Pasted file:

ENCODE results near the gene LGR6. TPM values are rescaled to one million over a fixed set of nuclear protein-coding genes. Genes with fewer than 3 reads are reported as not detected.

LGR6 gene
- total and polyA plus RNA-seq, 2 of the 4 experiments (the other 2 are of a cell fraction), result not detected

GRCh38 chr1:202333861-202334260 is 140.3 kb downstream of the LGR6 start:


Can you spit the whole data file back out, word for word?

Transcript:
ENCODE results near the gene LGR6. TPM values are rescaled to one million over a fixed set of nuclear protein-coding genes. Genes with fewer than 3 reads are reported as not detected.

LGR6 gene
- total and polyA plus RNA-seq, 2 of the 4 experiments (the other 2 are of a cell fraction), result not detected

GRCh38 chr1:202333861-202334260 is 140.3 kb downstream of the LGR6 start: